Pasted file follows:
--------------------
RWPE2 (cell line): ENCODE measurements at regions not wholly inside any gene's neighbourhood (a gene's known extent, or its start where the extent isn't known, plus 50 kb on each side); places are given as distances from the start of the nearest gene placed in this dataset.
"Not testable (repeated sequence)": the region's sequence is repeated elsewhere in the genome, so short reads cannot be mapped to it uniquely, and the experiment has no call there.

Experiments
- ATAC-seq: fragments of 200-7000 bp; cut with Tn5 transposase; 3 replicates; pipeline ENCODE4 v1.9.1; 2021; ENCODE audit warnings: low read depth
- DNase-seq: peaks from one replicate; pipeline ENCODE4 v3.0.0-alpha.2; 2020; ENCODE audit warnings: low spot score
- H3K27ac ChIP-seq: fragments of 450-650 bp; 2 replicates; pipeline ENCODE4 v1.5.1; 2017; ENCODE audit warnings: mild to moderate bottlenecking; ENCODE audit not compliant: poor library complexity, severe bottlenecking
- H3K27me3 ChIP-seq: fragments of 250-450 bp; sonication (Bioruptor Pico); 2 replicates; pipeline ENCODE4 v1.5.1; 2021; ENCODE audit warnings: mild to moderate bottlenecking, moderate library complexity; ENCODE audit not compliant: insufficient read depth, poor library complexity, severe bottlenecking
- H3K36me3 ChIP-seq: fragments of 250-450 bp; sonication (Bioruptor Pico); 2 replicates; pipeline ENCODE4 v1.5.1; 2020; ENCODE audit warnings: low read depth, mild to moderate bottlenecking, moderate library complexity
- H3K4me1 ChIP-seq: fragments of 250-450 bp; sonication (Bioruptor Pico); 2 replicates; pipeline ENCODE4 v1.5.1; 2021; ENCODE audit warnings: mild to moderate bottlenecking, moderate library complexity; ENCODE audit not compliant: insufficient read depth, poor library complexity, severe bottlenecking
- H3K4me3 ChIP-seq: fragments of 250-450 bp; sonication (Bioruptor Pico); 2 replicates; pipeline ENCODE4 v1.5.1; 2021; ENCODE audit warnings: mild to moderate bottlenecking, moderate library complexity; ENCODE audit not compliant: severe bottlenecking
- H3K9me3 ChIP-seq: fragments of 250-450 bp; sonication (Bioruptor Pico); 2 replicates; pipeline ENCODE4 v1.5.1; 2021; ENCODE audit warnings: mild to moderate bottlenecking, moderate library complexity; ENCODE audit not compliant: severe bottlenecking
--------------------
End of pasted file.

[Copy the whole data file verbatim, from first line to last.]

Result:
RWPE2 (cell line): ENCODE measurements at regions not wholly inside any gene's neighbourhood (a gene's known extent, or its start where the extent isn't known, plus 50 kb on each side); places are given as distances from the start of the nearest gene placed in this dataset.
"Not testable (repeated sequence)": the region's sequence is repeated elsewhere in the genome, so short reads cannot be mapped to it uniquely, and the experiment has no call there.

Experiments
- ATAC-seq: fragments of 200-7000 bp; cut with Tn5 transposase; 3 replicates; pipeline ENCODE4 v1.9.1; 2021; ENCODE audit warnings: low read depth
- DNase-seq: peaks from one replicate; pipeline ENCODE4 v3.0.0-alpha.2; 2020; ENCODE audit warnings: low spot score
- H3K27ac ChIP-seq: fragments of 450-650 bp; 2 replicates; pipeline ENCODE4 v1.5.1; 2017; ENCODE audit warnings: mild to moderate bottlenecking; ENCODE audit not compliant: poor library complexity, severe bottlenecking
- H3K27me3 ChIP-seq: fragments of 250-450 bp; sonication (Bioruptor Pico); 2 replicates; pipeline ENCODE4 v1.5.1; 2021; ENCODE audit warnings: mild to moderate bottlenecking, moderate library complexity; ENCODE audit not compliant: insufficient read depth, poor library complexity, severe bottlenecking
- H3K36me3 ChIP-seq: fragments of 250-450 bp; sonication (Bioruptor Pico); 2 replicates; pipeline ENCODE4 v1.5.1; 2020; ENCODE audit warnings: low read depth, mild to moderate bottlenecking, moderate library complexity
- H3K4me1 ChIP-seq: fragments of 250-450 bp; sonication (Bioruptor Pico); 2 replicates; pipeline ENCODE4 v1.5.1; 2021; ENCODE audit warnings: mild to moderate bottlenecking, moderate library complexity; ENCODE audit not compliant: insufficient read depth, poor library complexity, severe bottlenecking
- H3K4me3 ChIP-seq: fragments of 250-450 bp; sonication (Bioruptor Pico); 2 replicates; pipeline ENCODE4 v1.5.1; 2021; ENCODE audit warnings: mild to moderate bottlenecking, moderate library complexity; ENCODE audit not compliant: severe bottlenecking
- H3K9me3 ChIP-seq: fragments of 250-450 bp; sonication (Bioruptor Pico); 2 replicates; pipeline ENCODE4 v1.5.1; 2021; ENCODE audit warnings: mild to moderate bottlenecking, moderate library complexity; ENCODE audit not compliant: severe bottlenecking